>> All I said was that I don't think it can be
> improved upon by CR (in humans), because I think
> that humans who live to 120 have already gotten
> the benefit of what we call CR (whether it was
> through direct CR or some other means). In short,
> I think humans are not going to live longer than
> 120 without scientific intervention - lifestyle
> changes (which is what I would call CR) are not
> going to do it.
Why not? To argue that CR can't take anyone beyond ~120
requires, it seems to me, either: 1) the belief that CR
won't work in humans; 2) the belief that those who've lived
to 120 were practicing CR, inadvertently or not, to a
maximally beneficial degree, and with maximal consistency
over the course of their lives; or 3) the belief that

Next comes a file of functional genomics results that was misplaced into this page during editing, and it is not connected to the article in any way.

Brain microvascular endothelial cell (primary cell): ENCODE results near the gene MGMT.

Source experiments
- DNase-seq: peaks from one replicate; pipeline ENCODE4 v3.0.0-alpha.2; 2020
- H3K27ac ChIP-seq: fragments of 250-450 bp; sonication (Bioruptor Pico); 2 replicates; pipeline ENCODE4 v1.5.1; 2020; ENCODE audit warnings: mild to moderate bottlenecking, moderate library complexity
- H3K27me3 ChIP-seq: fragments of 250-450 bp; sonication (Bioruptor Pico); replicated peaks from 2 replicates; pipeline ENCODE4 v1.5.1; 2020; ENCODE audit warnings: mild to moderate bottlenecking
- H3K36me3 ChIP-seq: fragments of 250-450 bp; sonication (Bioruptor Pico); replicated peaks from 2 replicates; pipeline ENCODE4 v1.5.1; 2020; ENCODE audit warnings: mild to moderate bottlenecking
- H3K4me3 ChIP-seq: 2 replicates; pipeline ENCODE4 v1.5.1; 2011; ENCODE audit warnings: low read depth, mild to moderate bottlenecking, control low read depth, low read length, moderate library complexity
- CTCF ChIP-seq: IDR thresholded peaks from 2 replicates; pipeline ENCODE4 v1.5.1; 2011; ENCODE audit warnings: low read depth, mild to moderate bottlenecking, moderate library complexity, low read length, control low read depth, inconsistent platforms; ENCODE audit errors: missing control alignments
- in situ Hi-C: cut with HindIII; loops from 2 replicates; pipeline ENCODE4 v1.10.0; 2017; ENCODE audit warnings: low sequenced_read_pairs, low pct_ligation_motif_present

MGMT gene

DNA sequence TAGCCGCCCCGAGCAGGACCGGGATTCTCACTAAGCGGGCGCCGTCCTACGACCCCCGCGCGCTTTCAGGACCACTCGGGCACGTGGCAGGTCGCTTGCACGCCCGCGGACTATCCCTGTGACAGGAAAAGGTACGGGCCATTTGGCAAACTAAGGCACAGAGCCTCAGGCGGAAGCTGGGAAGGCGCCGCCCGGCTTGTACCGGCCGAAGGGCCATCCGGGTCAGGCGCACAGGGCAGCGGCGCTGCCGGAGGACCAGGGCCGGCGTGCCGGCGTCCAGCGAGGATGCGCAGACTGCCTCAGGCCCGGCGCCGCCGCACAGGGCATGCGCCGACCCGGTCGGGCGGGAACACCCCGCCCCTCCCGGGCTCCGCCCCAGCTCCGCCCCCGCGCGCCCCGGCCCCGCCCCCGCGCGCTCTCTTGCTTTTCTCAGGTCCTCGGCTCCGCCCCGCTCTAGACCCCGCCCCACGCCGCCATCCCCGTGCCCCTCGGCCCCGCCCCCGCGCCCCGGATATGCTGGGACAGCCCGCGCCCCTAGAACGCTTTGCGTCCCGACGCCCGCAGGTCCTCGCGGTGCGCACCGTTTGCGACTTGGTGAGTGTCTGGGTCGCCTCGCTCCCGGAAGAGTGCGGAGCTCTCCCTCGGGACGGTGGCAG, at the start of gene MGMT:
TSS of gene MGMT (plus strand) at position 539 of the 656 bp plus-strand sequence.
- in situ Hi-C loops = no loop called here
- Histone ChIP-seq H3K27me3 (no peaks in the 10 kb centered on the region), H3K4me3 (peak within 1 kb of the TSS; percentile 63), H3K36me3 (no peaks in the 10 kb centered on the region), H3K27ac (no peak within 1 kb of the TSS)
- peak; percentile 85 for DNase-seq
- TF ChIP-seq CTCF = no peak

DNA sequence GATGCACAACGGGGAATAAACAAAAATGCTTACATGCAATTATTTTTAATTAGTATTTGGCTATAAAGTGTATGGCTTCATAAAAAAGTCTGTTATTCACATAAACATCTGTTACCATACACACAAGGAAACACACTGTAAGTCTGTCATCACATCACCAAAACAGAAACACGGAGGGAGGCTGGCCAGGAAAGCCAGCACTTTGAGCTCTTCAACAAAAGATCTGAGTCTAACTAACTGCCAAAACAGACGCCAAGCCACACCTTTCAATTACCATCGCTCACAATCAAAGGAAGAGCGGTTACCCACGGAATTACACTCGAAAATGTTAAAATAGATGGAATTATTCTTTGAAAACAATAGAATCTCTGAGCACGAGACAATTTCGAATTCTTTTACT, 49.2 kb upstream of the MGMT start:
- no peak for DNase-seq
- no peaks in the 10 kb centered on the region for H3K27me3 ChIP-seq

there's some way of getting the benefits of CR through "some
(1) and (2) seem highly implausible, for reasons that have
been discussed here before. As for (3), what other means
might there be, and why would you be certain -- if this is
indeed what you're thinking -- that such means exist? (I
agree they _might_ exist.)
To be sure, I doubt CR will get anyone to 160 or 170, the
life span you'd expect if CR works in humans, and if the 120
figure is a purely non-CR or non-"other means" maximum. I
think it's reasonable to assume that people who've made it
past 100 or 105 or so practiced a mild kind of CR (or
something that produced the same effect). But I don't think
it's reasonable to argue that ANYONE has practiced a strict
CR their whole lives. My guess is that strict CR started in
early adulthood could get some people to 140 or so.
But, barring a Dark Age that halts medical progress, no one
who's a young adultd will need to practice CR beyond the
2020's or 30's.
Brian Manning Delaney
My email address is here:
[Wrists: "Leave unambiguous typos."]
Note: All statements in this article are in jest; they
are not statements of fact.
"Mein Genie ist in meinen Nuestern." -Nietzsche.
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